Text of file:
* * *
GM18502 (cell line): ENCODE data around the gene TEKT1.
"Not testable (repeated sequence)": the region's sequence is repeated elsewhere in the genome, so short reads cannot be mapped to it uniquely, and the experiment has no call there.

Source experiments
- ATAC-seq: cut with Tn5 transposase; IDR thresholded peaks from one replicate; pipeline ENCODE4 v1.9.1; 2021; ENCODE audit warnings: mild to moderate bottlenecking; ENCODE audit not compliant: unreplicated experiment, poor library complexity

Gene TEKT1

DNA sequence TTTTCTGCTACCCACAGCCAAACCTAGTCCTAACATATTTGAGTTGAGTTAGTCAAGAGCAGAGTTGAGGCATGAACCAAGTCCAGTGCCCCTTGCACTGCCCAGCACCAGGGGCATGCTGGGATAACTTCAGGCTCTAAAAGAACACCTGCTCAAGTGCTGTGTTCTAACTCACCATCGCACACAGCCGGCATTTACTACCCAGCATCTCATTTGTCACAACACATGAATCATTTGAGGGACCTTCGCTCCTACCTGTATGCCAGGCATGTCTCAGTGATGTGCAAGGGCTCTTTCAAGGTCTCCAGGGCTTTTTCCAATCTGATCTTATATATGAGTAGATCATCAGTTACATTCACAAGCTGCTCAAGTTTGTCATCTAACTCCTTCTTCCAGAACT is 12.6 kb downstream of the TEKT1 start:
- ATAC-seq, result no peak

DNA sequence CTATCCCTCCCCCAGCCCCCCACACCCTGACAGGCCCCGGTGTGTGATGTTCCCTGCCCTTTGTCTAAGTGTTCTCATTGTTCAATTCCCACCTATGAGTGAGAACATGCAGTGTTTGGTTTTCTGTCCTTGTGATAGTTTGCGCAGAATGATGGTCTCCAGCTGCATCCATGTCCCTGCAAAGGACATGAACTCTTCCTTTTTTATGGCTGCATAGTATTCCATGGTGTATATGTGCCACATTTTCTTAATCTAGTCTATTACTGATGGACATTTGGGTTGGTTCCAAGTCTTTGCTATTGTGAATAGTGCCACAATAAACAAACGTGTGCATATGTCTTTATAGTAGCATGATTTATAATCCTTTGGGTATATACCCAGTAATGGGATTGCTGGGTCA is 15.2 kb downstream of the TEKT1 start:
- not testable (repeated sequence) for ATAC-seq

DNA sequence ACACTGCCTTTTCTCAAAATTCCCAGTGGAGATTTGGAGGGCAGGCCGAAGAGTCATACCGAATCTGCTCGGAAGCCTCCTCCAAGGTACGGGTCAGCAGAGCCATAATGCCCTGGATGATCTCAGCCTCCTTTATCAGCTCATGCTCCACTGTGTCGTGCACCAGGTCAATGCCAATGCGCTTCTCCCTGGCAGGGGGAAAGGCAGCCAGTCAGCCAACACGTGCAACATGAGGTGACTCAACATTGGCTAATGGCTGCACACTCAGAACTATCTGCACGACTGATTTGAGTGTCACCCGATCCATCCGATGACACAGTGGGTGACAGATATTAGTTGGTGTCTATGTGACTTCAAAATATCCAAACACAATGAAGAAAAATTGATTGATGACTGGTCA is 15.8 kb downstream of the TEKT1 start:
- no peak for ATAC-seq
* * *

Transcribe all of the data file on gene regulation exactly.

GM18502 (cell line): ENCODE data around the gene TEKT1.
"Not testable (repeated sequence)": the region's sequence is repeated elsewhere in the genome, so short reads cannot be mapped to it uniquely, and the experiment has no call there.

Source experiments
- ATAC-seq: cut with Tn5 transposase; IDR thresholded peaks from one replicate; pipeline ENCODE4 v1.9.1; 2021; ENCODE audit warnings: mild to moderate bottlenecking; ENCODE audit not compliant: unreplicated experiment, poor library complexity

Gene TEKT1

DNA sequence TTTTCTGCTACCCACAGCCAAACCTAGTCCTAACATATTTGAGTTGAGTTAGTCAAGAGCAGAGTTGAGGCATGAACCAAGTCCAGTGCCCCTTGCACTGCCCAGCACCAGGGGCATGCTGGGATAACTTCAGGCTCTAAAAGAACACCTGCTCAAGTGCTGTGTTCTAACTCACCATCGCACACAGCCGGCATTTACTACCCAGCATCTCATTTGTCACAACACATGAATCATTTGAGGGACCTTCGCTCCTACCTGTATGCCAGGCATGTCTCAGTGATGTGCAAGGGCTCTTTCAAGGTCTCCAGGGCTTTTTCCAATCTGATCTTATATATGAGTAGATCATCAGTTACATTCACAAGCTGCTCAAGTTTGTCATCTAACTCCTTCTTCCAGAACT is 12.6 kb downstream of the TEKT1 start:
- ATAC-seq, result no peak

DNA sequence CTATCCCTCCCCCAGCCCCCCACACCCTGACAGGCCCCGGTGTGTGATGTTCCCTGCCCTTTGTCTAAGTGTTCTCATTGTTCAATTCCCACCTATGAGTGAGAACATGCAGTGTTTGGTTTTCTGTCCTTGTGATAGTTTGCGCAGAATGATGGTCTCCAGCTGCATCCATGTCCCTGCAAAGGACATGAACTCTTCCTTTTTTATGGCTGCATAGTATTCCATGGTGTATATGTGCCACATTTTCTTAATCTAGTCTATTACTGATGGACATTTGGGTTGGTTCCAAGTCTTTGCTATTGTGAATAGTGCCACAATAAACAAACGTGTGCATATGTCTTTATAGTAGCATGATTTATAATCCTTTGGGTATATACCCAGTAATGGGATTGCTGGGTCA is 15.2 kb downstream of the TEKT1 start:
- not testable (repeated sequence) for ATAC-seq

DNA sequence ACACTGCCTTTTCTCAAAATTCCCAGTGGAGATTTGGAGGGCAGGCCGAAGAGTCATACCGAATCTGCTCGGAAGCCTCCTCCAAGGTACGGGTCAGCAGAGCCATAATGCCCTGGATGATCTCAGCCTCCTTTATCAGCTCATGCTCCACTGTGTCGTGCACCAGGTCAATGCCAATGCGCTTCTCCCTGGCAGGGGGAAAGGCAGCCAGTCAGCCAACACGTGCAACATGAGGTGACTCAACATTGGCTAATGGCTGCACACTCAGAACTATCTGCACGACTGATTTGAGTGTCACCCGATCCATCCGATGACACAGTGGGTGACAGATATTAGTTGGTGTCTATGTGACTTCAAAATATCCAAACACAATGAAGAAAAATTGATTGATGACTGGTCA is 15.8 kb downstream of the TEKT1 start:
- no peak for ATAC-seq